Wim van Velzen photography - articles
keeping the books
reviewing the results of a two week landscape shoot
If you have got a business you will have to do the books - or have someone do them for you. Even if you don't like all those numbers, calculations and statistics, you have to be able to understand the accounts, the trends and challenges. If not, you will be out of business pretty soon.
Of course a professional photographer has to know his business too, but that is not what this article is about. Keeping the books is a metaphor here for monitoring and evaluating the creative process (which is not the same as keeping the books creatively - ask the Enron people!). Although some work is involved, this is of great importance to the development of one's work. It has at least helped me to become a better photographer over the years.
As an example I haved used here my recent Scotland holidays, where I spent two weeks camping with my wife and 5 year old son.
Last year's conclusions
- A scene can be very beautiful - if the light doesn't help to present it as such, I'd do better to wait or look for another subject.
- Try to concentrate on what I am good at - I don't need to be a landscape, travel, architectural and wildlife photographer at the same time. I need to focus my work.
- Continue to make better use of the foreground in wide-angle shots.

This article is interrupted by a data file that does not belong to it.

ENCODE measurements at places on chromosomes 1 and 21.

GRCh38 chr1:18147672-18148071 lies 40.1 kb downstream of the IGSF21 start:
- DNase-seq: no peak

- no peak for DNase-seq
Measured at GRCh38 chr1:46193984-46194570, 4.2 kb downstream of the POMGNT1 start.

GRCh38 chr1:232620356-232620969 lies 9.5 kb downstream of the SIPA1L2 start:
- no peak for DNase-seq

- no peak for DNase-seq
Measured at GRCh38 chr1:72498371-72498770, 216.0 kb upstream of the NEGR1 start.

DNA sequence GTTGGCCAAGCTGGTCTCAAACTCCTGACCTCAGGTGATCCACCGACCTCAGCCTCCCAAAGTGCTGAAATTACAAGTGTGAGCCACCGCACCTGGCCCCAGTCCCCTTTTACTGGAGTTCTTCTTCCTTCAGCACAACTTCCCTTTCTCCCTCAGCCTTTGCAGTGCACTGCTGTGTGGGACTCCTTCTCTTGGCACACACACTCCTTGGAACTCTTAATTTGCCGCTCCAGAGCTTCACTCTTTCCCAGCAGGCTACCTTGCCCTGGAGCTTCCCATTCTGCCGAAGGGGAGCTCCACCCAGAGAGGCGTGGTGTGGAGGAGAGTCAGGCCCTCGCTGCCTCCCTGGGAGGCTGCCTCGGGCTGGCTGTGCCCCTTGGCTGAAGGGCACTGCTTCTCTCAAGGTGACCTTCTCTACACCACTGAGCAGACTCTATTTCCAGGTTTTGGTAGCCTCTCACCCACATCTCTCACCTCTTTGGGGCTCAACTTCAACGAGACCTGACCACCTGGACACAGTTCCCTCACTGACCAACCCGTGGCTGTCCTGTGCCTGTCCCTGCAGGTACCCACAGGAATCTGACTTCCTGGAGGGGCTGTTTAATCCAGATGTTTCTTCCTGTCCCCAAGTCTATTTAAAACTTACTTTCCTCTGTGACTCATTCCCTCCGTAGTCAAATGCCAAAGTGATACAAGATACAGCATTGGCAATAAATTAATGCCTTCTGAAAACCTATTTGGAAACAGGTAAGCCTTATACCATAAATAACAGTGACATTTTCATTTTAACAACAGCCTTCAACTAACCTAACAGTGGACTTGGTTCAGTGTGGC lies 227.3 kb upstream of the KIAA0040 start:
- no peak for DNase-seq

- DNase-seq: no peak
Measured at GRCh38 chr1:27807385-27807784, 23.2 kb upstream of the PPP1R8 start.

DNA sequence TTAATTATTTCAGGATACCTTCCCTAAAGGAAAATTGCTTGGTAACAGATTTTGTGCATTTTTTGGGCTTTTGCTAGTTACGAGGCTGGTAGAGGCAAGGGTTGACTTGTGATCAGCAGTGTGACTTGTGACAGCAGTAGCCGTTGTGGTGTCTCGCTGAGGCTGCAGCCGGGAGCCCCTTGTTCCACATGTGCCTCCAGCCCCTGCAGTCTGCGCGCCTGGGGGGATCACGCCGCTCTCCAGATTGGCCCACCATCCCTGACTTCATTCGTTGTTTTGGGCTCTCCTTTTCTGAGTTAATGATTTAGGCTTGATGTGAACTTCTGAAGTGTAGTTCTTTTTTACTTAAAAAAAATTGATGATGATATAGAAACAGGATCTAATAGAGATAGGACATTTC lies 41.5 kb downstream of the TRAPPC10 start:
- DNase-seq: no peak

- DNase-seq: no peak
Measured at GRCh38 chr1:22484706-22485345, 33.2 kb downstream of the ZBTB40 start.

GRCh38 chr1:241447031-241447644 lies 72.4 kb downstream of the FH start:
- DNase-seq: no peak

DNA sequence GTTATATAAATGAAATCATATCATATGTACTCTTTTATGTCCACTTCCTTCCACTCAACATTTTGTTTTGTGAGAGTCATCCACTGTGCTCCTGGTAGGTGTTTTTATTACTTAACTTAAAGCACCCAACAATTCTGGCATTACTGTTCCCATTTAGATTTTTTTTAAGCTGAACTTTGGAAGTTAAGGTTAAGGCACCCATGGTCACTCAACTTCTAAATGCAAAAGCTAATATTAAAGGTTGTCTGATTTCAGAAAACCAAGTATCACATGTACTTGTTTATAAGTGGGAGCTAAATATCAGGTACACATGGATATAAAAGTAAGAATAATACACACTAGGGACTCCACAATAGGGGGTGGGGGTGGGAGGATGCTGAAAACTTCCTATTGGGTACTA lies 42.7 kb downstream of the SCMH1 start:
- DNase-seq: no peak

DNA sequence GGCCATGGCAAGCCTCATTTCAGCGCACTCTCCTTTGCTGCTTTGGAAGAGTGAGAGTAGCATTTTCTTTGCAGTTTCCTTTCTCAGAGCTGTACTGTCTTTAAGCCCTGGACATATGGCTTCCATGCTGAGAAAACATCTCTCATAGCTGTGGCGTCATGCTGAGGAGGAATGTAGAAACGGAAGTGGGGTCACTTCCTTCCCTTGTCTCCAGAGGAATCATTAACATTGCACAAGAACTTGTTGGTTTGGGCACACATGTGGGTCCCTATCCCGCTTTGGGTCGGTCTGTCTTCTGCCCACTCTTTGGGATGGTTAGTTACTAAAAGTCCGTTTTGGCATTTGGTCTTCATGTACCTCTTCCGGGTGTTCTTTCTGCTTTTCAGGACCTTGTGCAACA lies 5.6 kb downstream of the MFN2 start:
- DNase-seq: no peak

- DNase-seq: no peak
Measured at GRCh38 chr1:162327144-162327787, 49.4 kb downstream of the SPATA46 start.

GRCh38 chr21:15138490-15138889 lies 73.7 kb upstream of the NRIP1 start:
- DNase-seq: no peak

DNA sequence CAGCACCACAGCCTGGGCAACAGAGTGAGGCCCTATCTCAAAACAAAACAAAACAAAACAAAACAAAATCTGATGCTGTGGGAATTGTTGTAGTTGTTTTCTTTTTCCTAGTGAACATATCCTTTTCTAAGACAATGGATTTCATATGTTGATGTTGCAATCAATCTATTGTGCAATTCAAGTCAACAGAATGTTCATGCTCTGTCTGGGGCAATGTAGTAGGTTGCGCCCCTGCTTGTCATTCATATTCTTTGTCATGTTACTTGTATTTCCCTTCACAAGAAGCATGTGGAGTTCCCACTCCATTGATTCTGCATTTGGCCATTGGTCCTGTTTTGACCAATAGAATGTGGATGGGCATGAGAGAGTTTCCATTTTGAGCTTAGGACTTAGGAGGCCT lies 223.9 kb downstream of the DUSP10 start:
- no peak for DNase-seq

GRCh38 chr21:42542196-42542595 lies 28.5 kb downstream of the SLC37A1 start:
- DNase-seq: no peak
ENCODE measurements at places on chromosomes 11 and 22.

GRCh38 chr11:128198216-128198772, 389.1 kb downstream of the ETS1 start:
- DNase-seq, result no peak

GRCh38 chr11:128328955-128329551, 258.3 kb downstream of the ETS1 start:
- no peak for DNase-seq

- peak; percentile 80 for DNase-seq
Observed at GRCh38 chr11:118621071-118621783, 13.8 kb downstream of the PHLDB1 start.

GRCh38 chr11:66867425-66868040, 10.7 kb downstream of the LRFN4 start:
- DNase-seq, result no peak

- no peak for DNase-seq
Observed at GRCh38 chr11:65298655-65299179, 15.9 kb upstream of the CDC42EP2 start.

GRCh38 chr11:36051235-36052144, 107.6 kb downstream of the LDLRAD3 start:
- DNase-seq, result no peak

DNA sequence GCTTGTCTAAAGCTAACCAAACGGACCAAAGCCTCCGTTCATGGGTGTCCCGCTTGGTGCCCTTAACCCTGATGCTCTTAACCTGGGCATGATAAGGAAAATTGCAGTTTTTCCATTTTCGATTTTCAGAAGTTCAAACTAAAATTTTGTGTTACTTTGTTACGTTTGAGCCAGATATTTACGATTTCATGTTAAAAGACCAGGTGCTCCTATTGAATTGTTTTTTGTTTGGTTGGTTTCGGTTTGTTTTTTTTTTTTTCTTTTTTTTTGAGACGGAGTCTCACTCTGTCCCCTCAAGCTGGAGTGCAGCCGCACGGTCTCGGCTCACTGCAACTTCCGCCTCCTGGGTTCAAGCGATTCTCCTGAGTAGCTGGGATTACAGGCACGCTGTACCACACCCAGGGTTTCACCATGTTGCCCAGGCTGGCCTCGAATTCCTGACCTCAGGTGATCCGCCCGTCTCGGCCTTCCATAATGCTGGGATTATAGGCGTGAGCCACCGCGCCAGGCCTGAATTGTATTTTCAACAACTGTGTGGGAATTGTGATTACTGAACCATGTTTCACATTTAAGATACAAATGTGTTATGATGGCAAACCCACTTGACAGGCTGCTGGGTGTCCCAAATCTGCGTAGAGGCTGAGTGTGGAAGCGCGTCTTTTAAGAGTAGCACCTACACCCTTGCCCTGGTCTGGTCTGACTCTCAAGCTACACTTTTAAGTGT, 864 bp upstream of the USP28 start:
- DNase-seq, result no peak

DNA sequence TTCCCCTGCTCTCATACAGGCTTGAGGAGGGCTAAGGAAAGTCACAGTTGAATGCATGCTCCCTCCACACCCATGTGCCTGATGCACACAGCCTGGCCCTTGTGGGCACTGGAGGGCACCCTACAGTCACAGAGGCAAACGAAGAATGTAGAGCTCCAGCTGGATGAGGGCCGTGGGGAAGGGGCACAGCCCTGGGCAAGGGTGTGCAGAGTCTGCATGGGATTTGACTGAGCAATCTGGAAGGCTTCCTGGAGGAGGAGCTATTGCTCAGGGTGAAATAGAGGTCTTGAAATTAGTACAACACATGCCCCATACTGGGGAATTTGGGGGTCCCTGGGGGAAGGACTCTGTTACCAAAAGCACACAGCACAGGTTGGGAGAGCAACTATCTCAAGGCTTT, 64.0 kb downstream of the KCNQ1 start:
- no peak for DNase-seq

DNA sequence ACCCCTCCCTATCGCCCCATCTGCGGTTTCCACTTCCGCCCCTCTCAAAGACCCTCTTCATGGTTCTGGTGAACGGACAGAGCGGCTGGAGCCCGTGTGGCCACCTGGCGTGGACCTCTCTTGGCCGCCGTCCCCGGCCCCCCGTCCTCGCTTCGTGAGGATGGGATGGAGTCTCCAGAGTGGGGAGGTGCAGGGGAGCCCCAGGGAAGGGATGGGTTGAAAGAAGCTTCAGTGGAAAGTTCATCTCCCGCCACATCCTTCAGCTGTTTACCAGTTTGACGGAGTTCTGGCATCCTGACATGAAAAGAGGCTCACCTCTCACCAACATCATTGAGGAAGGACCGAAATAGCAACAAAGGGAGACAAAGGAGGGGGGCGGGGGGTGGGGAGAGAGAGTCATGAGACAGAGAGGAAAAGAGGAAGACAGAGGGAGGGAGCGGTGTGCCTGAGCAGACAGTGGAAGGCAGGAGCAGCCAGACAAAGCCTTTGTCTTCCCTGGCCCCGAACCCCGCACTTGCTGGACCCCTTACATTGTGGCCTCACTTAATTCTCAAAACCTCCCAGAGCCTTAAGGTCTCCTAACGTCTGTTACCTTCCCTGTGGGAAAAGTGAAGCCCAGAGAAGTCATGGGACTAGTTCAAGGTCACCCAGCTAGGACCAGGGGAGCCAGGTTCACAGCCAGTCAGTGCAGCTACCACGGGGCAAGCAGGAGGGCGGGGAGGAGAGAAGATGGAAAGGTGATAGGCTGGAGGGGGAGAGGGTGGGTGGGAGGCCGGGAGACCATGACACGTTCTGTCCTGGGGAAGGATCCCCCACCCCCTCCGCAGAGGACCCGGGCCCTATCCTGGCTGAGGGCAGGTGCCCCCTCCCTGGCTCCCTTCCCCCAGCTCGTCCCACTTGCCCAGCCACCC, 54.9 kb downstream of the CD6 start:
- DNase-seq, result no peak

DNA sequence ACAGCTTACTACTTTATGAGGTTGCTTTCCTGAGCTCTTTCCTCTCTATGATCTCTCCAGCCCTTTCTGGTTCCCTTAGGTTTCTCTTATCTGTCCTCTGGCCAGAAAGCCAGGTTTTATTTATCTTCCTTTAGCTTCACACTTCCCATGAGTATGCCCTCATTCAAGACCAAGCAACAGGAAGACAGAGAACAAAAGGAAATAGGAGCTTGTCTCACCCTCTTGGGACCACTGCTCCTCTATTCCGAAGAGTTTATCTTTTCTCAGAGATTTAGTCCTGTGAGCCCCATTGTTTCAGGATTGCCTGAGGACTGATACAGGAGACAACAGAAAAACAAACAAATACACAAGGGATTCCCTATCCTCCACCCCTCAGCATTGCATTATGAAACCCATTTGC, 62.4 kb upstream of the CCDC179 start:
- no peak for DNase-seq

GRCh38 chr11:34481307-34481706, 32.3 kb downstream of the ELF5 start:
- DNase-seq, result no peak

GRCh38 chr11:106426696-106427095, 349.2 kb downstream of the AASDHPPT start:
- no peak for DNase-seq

- Avoid using ISO 400, whenever possible. I don't like to project the 400 and 100 together, as the 400 looks grainy and the colours are different. (I am not saying that the provia 400F is a bad film as such!)
Input from others, especially participants of several forums (thanks!!).
- My images show not many of the truly spectacular lightshows that the West Coast [of Scotland] can throw up.
- Try to do more with (segmented) panoramas.
- If you want to document the landscape, why do you leave out many modern elements?
This year's targets
- Focus on documenting the landscape - its history, nature, inhabitants, the weather, the light.
- Feel relaxed about not working when the conditions aren't any good. Work more intensely as soon as they are good.
- Practice on panoramas (like the 1999 one). In 2002 I didn't manage to take one good panorama; in 2000 and 2001 I even didn't try.
- Try to get better shots of clouds, sunsets and special light circumstances.
- Incorporate more modern elements and social reportage photographs in my series.
- Locations: Hadrian's wall, Glasgow (both along the way to the highlands), Isle of Mull, Iona, Staffa, Glen Etive.
- Last year I have changed cameras. In stead of the Bronica EC and 50, 80, 150, 250 lenses and 2x converter, I now use a Rollei 6008i and 50, 80 and 150 lenses. A 6006 served as back-up.
To get more tele power, I had an EC, the 250 and 2x with me.
- Two batteries for the 6008i, charger and UK-to-continental adaptor.
- A lightweight and inexpensive Rolleicord to use in Glasgow or anywhere else I want to travel without tripod.
- A pentax MZ5 as a light meter (in spotmetering mode) to accompany the EC and Rolleicord. It would serve as a check for the metering of the Rollei as well.
- My trusty Manfrotto 055 tripod and 410 geared head.
- 75 provia 100F films (12 6x6 exp.) and 5 provia 400F films (just in case).
- In 12 days I used 55 Provia 100F films; no 400F.
- I shot 2 films with the EC, 2.5 with the Rolleicord (all of these in Glasgow).
- 12 frames were wasted by unintended pushing the shutter release.
- Of 648 shots, 244 were used for bracketing or shots with and without a polarizer. Leaves 404 really individual shots.
- I kept 230 of 404 images. That is 57%
- I tried to categorise the 43% of the rejected shots (of course these categories cannot be sharply distinguished):
- 12% because the subject wasn't actually all that great